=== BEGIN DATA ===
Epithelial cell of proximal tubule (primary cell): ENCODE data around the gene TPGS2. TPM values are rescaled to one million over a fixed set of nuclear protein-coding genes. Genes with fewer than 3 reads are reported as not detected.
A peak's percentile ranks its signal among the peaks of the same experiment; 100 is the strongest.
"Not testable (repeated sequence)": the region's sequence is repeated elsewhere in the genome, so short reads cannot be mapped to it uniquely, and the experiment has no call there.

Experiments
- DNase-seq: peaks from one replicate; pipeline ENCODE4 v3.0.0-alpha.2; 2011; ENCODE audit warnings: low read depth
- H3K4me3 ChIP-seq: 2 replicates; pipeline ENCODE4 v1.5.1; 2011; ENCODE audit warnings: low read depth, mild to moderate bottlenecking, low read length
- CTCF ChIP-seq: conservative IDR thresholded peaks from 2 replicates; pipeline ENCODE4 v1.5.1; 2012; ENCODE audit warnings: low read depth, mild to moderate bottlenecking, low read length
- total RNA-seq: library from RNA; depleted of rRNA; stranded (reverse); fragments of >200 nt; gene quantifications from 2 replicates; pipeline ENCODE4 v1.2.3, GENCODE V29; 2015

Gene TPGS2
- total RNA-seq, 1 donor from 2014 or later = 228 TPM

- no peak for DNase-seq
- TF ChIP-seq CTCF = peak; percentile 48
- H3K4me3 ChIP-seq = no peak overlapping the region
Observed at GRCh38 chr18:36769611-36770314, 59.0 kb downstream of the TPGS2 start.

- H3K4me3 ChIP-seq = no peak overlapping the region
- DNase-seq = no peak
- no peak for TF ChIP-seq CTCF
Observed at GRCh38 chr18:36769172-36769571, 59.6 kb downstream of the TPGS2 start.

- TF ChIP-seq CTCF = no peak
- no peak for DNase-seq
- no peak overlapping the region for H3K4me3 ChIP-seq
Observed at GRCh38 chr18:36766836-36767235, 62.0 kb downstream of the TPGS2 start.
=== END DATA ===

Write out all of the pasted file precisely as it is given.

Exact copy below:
Epithelial cell of proximal tubule (primary cell): ENCODE data around the gene TPGS2. TPM values are rescaled to one million over a fixed set of nuclear protein-coding genes. Genes with fewer than 3 reads are reported as not detected.
A peak's percentile ranks its signal among the peaks of the same experiment; 100 is the strongest.
"Not testable (repeated sequence)": the region's sequence is repeated elsewhere in the genome, so short reads cannot be mapped to it uniquely, and the experiment has no call there.

Experiments
- DNase-seq: peaks from one replicate; pipeline ENCODE4 v3.0.0-alpha.2; 2011; ENCODE audit warnings: low read depth
- H3K4me3 ChIP-seq: 2 replicates; pipeline ENCODE4 v1.5.1; 2011; ENCODE audit warnings: low read depth, mild to moderate bottlenecking, low read length
- CTCF ChIP-seq: conservative IDR thresholded peaks from 2 replicates; pipeline ENCODE4 v1.5.1; 2012; ENCODE audit warnings: low read depth, mild to moderate bottlenecking, low read length
- total RNA-seq: library from RNA; depleted of rRNA; stranded (reverse); fragments of >200 nt; gene quantifications from 2 replicates; pipeline ENCODE4 v1.2.3, GENCODE V29; 2015

Gene TPGS2
- total RNA-seq, 1 donor from 2014 or later = 228 TPM

- no peak for DNase-seq
- TF ChIP-seq CTCF = peak; percentile 48
- H3K4me3 ChIP-seq = no peak overlapping the region
Observed at GRCh38 chr18:36769611-36770314, 59.0 kb downstream of the TPGS2 start.

- H3K4me3 ChIP-seq = no peak overlapping the region
- DNase-seq = no peak
- no peak for TF ChIP-seq CTCF
Observed at GRCh38 chr18:36769172-36769571, 59.6 kb downstream of the TPGS2 start.

- TF ChIP-seq CTCF = no peak
- no peak for DNase-seq
- no peak overlapping the region for H3K4me3 ChIP-seq
Observed at GRCh38 chr18:36766836-36767235, 62.0 kb downstream of the TPGS2 start.